Higher emotional distress in female partners of cancer patients: prevalence and patient–partner interdependencies in a 3-year cohort
Article first published online: 3 JUL 2013
Copyright © 2013 John Wiley & Sons, Ltd.
Volume 22, Issue 12, pages 2693–2701, December 2013
How to Cite
Moser, M. T., Künzler, A., Nussbeck, F., Bargetzi, M. and Znoj, H. J. (2013), Higher emotional distress in female partners of cancer patients: prevalence and patient–partner interdependencies in a 3-year cohort. Psycho-Oncology, 22: 2693–2701. doi: 10.1002/pon.3331
- Issue published online: 6 DEC 2013
- Article first published online: 3 JUL 2013
- Manuscript Revised: 13 MAY 2013
- Manuscript Accepted: 13 MAY 2013
- Manuscript Received: 19 APR 2012
- Swiss Cancer League. Grant Number: NPK-01432-08-03, OCS-01741-08-2005
Assessment and treatment of psychological distress in cancer patients was recognized as a major challenge. The role of spouses, caregivers, and significant others became of salient importance not only because of their supportive functions but also in respect to their own burden. The purpose of this study was to assess the amount of distress in a mixed sample of cancer patients and their partners and to explore the dyadic interdependence.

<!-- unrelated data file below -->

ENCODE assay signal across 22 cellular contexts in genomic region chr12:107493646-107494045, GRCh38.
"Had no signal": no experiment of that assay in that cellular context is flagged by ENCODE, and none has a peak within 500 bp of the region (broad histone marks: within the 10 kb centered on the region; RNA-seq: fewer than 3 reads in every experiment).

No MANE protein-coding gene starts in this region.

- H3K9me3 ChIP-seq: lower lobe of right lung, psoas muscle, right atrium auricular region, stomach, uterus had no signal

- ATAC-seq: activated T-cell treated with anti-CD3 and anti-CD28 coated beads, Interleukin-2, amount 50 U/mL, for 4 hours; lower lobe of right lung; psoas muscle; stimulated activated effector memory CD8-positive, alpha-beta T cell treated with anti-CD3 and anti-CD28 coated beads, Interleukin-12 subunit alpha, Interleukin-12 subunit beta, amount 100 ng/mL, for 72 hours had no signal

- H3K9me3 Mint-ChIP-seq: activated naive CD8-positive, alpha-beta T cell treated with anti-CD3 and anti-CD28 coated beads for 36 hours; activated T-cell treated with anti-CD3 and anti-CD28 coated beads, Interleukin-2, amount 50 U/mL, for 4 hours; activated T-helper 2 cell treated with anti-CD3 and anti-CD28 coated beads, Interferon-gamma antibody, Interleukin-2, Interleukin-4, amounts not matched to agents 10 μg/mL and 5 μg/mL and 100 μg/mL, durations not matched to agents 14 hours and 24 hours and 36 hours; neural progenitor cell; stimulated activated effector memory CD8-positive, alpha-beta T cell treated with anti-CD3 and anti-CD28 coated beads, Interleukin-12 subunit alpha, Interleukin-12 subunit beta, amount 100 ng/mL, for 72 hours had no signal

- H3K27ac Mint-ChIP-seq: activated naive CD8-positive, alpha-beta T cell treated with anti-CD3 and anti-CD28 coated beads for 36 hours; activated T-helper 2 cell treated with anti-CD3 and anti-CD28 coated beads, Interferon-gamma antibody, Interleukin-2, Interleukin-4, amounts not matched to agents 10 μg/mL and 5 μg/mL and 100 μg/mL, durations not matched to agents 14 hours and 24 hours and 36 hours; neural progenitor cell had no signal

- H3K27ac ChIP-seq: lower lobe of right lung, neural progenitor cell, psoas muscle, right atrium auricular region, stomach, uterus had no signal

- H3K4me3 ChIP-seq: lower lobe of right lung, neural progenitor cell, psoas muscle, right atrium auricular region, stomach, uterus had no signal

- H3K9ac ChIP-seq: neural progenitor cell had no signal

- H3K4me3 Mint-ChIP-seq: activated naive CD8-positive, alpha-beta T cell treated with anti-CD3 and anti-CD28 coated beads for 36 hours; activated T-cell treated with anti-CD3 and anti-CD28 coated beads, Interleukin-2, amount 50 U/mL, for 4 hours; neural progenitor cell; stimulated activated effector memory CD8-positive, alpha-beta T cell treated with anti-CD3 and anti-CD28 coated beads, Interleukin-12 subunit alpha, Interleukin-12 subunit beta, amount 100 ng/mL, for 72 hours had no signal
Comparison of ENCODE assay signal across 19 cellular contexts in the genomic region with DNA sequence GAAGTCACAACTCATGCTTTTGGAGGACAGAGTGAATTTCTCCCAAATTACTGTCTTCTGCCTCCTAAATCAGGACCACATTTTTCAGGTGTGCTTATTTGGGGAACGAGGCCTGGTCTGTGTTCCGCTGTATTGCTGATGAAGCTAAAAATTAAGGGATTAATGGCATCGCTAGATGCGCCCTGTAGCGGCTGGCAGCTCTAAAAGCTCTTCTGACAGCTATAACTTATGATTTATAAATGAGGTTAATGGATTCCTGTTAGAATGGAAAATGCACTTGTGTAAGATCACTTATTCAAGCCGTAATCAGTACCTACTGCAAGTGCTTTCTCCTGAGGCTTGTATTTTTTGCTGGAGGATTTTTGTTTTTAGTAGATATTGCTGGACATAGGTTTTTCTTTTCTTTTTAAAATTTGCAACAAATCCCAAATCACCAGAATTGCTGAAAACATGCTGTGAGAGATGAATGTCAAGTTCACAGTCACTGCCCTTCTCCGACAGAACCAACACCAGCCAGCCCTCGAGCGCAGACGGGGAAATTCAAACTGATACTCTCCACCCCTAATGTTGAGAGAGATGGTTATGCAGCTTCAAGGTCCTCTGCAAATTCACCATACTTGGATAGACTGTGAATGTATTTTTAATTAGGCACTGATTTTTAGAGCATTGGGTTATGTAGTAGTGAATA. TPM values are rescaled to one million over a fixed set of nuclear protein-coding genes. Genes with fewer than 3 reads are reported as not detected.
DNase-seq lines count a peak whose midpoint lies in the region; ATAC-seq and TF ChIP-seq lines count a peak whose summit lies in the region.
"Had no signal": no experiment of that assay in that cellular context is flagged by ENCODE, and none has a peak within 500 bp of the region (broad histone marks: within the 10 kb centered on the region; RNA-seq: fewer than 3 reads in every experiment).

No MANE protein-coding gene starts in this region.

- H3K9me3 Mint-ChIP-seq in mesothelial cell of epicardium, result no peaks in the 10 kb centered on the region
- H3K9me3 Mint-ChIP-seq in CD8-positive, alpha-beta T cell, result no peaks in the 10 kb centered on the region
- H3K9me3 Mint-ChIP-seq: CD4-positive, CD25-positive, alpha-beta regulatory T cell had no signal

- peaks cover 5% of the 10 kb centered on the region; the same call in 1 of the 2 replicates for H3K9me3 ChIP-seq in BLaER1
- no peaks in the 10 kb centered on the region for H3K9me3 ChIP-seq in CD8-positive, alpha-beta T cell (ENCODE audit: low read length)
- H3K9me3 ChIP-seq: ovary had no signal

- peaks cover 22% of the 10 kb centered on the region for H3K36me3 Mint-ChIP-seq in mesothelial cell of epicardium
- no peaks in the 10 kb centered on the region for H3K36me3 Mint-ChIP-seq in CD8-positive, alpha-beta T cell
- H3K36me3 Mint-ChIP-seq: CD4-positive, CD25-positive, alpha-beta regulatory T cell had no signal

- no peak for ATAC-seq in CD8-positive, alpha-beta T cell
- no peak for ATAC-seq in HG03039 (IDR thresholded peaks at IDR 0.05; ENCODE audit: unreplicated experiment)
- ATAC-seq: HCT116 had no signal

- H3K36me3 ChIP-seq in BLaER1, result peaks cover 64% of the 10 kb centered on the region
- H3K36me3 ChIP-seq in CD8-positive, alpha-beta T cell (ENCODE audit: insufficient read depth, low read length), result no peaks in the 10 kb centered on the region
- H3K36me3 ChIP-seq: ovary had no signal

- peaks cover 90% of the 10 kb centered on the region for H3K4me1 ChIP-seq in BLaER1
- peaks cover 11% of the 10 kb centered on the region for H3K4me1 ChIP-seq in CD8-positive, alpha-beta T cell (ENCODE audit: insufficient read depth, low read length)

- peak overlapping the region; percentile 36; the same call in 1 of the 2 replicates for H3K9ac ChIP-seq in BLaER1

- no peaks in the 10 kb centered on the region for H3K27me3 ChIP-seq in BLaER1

An initial sample of 154 dyads was recruited, and distress questionnaires (Hospital Anxiety and Depression Scale, Symptom Checklist 9-Item Short Version and 12-Item Short Form Health Survey) were assessed over four time points. Linear mixed models and actor–partner interdependence models were applied.
A significant proportion of patients and their partners (up to 40%) reported high levels of anxiety, depression, psychological distress, and low quality of life over the course of the investigation. Mixed model analyses revealed that higher risks for clinical relevant anxiety and depression in couples exist for female patients and especially for female partners. Although psychological strain decreased over time, the risk for elevated distress in female partners remained. Modeling patient–partner interdependence over time stratified by patients' gender revealed specific effects: a moderate correlation between distress in patients and partners, and a transmission of distress from male patients to their female partners.
Our findings provide empirical support for gender-specific transmission of distress in dyads coping with cancer. This should be considered as an important starting point for planning systemic psycho-oncological interventions and conceptualizing further research. Copyright © 2013 John Wiley & Sons, Ltd.